GE mirrors the American economy much better than most companies — for good and ill. Last year, the credit squeeze assailed GE Capital, its financial-services arm; the company missed an earnings prediction, driving the stock price down by half; it even turned to Uncle Warren for a $3 billion shot of confidence.
I'm standing next to a Croatian-born American genius in a half-empty office in Watertown, Massachusetts, and I'm about to be fried to a crisp. Or I'm about to witness the greatest advance in electrical science in a hundred years. Maybe both.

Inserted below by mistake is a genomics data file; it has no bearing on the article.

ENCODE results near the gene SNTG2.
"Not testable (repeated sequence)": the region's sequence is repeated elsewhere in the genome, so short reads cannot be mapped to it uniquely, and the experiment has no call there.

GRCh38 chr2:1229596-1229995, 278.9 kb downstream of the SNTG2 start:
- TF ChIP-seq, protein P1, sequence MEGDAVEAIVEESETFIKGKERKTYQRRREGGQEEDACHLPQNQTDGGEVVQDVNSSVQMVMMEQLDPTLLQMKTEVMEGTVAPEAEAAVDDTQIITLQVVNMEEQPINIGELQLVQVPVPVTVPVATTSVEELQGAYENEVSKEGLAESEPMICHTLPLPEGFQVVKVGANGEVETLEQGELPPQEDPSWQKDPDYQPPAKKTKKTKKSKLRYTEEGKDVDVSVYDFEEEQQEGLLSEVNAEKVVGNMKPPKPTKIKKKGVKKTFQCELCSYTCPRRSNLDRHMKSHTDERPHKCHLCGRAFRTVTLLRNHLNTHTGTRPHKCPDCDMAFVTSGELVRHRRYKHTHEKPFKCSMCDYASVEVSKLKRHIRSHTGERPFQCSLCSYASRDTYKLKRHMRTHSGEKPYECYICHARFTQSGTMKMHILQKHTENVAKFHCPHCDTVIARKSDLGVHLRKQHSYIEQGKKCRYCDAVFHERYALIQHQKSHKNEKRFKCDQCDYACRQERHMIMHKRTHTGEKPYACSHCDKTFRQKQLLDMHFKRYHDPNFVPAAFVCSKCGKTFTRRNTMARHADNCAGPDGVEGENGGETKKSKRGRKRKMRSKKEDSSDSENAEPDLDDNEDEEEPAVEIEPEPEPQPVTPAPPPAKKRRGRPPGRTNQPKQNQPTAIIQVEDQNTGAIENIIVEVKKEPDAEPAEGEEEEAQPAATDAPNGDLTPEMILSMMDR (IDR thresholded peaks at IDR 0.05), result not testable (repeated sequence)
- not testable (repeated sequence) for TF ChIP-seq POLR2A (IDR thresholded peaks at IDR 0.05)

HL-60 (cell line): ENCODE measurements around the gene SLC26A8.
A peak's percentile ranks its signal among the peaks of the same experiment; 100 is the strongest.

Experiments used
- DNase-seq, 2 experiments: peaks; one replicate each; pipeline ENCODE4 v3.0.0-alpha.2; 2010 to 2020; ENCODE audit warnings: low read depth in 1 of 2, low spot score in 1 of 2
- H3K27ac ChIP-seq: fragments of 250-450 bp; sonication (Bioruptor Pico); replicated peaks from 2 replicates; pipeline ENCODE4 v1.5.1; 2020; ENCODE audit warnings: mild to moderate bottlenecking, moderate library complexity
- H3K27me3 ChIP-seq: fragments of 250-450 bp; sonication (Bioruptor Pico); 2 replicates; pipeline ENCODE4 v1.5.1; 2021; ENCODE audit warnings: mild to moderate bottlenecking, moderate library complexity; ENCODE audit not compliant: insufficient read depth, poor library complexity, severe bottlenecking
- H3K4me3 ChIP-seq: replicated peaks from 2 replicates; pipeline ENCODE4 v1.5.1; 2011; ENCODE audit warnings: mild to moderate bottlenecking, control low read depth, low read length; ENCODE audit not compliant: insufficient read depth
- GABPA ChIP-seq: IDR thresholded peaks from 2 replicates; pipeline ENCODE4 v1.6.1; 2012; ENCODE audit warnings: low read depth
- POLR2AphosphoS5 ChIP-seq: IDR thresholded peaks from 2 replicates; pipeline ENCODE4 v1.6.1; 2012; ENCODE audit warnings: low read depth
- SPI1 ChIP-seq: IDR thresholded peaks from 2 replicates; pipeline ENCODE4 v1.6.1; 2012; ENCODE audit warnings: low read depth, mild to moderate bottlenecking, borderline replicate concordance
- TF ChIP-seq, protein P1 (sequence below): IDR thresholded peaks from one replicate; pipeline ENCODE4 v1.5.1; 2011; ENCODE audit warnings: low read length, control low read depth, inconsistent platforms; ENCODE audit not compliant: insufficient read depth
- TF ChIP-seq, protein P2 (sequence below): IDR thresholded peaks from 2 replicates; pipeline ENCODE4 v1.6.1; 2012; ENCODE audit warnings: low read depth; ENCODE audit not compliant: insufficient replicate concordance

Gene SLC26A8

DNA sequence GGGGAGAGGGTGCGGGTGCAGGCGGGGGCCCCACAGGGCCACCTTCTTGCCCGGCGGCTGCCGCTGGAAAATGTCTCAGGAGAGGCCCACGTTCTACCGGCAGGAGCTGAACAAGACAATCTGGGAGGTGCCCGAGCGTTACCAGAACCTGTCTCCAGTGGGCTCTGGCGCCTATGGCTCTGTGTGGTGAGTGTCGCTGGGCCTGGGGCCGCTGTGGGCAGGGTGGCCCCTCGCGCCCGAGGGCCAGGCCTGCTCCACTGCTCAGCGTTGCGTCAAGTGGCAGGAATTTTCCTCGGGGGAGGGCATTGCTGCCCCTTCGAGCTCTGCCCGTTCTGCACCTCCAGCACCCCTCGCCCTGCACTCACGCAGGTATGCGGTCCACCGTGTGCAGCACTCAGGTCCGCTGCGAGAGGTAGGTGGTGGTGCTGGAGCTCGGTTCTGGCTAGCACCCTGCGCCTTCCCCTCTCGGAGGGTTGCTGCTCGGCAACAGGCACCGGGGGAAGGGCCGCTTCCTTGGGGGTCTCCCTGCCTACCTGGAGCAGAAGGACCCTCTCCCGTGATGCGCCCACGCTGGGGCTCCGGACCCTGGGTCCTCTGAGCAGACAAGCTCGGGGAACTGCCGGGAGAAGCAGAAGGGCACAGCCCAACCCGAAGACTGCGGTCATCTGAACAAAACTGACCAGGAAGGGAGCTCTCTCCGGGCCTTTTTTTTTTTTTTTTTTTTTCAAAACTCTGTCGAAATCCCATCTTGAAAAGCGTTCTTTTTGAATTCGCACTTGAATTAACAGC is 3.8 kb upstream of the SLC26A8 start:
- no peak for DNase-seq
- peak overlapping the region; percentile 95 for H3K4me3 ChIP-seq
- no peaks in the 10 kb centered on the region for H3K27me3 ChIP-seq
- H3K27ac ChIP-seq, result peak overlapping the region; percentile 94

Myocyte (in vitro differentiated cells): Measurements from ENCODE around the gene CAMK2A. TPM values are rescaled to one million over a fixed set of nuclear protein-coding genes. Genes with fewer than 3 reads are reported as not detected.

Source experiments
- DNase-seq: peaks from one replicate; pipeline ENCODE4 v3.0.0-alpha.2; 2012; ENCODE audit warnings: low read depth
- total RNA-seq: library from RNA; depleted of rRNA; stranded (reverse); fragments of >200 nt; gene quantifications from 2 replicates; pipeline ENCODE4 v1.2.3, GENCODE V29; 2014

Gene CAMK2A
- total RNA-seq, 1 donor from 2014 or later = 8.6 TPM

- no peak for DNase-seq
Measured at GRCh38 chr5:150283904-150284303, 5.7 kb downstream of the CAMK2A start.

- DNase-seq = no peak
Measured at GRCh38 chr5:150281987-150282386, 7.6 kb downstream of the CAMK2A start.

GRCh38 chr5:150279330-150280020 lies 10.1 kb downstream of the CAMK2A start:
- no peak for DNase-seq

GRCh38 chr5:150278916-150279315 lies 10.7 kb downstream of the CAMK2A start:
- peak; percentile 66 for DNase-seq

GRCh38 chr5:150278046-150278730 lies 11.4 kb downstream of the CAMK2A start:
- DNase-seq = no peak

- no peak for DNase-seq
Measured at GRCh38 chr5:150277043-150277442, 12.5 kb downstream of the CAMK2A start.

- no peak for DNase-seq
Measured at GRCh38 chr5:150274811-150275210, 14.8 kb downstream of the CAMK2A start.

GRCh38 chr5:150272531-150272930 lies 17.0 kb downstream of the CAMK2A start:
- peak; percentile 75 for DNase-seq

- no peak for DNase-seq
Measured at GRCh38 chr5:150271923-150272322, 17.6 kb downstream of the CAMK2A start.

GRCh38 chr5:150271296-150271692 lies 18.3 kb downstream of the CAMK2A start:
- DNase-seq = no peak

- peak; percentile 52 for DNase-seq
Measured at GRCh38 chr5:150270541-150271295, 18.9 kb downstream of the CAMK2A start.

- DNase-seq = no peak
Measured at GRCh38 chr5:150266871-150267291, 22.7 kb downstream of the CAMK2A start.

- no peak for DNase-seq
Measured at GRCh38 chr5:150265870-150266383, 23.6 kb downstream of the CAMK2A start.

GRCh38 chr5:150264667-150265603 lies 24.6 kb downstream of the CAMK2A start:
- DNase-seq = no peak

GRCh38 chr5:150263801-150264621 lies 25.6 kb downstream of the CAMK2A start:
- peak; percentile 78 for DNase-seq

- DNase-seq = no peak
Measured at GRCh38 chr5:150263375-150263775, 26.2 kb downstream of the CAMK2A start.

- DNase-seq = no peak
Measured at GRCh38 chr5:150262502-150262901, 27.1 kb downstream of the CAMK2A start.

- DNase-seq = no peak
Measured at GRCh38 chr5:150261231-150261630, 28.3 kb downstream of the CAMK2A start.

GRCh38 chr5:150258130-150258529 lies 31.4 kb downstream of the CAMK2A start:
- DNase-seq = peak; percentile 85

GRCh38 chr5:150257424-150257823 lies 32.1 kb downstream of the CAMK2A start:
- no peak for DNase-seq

Either way, all I can think of is my electrician, Billy Sullivan. Sullivan has 11 tattoos and a voice marinated in Jack Daniels. During my recent home renovation, he roared at me when I got too close to his open electrical panel: "I'm the Juice Man!" he shouted. "Stay the hell away from my juice!"